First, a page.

VNFFor years, the data provision services offered by carriers had a common element: WAN routers or CPEs (Customer Premises Equipment). This hardware device allows the local network of an office to be connected to the corporate service network (thus granting access to everyday applications and the Internet).

Generally speaking, CPEs are a proprietary “black box” with optimal settings and connection interfaces through which the carrier provides communication services.

If a company required additional services (such as load balancers, encryption, firewall, antivirus, SBC, switch, etc.), the complexity of this “black box” increased (together with its price). Clients could also install other hardware devices to provide these services, thereby increasing the cost and complexity of their network.

Carriers compete among themselves by lowering their operating expense, improving their Time to Service (TTS) and offering new products with a higher added value. Given their limited flexibility, it is difficult to provide these competitive advantages when using traditional devices.

Virtualized Network Functions (VNFs)

Virtualized Network Functions (VNFs) can take over from hardware elements previously installed on-site (routers, firewalls, load balancers, switches, SBC, VPN servers, etc.) through software virtualization on a standard operating system.

A carrier can choose its own virtual router/switch provider, or pick a different one for each customer, simply by selecting the virtualization it wants to deploy in the network (much easier and convenient than installing hardware across the branch offices).

vCPEs and uCPEs, what’s what?

Virtual CPE (vCPE) and universal CPE (uCPE) are the two main options that help provide virtualized network services to customers:

vCPE: is a software-based communications solution that can run VNFs in the carrier/customer’s data center. As a result, the office-end will only need a cheap hardware device that can physically connect to the network and that does not have a high process capability. The configuration and running of network services is centralized.

uCPE: is an enhanced version of vCPEs, solving some of their limitations. It is also based on software and VNFs, but virtualization is carried out by the branch offices themselves (using a local appliance with high process capabilities that executes the network services required by the customer).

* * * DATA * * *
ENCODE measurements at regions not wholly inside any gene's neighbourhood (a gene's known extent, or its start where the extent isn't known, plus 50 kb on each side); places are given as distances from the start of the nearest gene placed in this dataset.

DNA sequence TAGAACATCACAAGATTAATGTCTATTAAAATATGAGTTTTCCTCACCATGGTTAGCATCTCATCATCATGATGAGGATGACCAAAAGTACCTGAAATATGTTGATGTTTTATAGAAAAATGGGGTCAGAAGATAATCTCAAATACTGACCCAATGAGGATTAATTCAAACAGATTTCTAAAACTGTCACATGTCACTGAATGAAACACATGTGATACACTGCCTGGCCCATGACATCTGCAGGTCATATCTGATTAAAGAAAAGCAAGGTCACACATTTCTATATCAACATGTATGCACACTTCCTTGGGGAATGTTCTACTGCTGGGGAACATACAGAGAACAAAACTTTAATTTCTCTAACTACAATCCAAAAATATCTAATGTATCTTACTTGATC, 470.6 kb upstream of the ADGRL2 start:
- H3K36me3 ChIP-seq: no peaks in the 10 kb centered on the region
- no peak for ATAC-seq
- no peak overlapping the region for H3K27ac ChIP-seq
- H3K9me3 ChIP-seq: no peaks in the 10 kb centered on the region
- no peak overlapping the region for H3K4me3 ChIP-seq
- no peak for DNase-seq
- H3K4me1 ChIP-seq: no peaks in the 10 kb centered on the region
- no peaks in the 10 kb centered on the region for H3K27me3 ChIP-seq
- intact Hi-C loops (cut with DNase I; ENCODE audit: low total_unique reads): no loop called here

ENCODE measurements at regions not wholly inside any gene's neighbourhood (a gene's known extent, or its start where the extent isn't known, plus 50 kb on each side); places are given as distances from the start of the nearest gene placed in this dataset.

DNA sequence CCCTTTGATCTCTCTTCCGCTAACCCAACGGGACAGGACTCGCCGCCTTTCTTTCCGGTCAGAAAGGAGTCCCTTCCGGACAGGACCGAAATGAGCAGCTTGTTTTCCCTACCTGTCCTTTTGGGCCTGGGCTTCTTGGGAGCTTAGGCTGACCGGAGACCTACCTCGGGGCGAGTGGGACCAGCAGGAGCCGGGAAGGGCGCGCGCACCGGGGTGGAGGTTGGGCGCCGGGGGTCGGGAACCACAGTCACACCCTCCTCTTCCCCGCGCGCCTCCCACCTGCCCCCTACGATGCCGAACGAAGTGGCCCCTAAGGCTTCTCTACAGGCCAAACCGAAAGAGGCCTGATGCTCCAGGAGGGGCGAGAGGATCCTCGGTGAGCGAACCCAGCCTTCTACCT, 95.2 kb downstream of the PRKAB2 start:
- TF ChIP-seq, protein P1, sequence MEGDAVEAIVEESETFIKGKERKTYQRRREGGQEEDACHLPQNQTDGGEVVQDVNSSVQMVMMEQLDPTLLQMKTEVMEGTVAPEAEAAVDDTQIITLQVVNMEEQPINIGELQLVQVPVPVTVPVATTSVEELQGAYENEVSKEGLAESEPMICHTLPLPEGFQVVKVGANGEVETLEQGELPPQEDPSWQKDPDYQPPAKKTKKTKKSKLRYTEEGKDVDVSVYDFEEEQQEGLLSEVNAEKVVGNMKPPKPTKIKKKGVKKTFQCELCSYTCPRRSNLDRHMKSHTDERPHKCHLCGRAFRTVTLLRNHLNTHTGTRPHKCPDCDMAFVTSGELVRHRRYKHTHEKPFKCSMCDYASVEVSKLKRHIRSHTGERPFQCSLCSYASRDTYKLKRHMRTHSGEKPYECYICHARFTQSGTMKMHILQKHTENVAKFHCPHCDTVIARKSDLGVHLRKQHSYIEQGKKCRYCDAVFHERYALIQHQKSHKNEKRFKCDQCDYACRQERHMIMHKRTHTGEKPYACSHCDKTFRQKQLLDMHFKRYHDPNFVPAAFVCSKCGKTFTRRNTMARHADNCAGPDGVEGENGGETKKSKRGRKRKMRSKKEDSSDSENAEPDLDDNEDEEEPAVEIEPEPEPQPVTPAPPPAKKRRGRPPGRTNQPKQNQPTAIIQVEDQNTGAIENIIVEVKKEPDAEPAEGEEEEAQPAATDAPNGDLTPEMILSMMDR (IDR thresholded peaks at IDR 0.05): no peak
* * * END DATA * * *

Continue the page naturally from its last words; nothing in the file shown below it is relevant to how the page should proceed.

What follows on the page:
Using a commercial off-the-shelf hardware and a standard operating system, uCPEs can offer multi-vendor and multi-component network services in remote locations (meaning the customer does not have to carry out expensive hardware replacements).

Notwithstanding the foregoing, a management system is needed to remotely deploy, add, test, modify and manage the various services (switch, router, etc.) the customer requires. In addition, uCPE solutions are so broad they could include SD-WAN support as an additional VNF to be purchased by the client.

Carriers believe this architecture provides a definite communication solution to corporate offices, since installing a single universal device would allow them to access a dynamic catalogue of customized services they could then offer to clients without having to alter the physical elements of their network (thus avoiding any inherent risks).

Future of CPEs and uCPEs

The future of uCPE architecture is unstoppable now that companies ask for more professional communication services at a lower price. Moreover, customers also want them to be easier to manage, purchase and deploy.

Having said this, a network made up of uCPEs that offers VNF services to a carrier’s customer needs internal operating, monitoring, and pricing mechanisms that are not trivial and that have to be developed with the help of marketing and engineering departments. Otherwise, the final product will not be competitive or high-quality.

Customers that seek connectivity in simple scenarios (such private MPLS networks), or need an Internet access without additional services, will likely keep on using cheap, traditional CPEs for some time (with Ethernet/fiber access) instead of shifting to uCPEs and benefiting from their increased performance.
Teldat has grown thanks to its professional range of CPEs. The company is now working hard on VNF solutions, considered the future of corporate communications and able to provide the necessary flexibility and optimal deployment only virtualization can bring.


About the author

Francisco NavarroFrancisco Navarro
Francisco Navarro, graduated in Physical Science, is a Business Line Manager working within the Marketing Department and responsible for the Teldat Corporate Routers.


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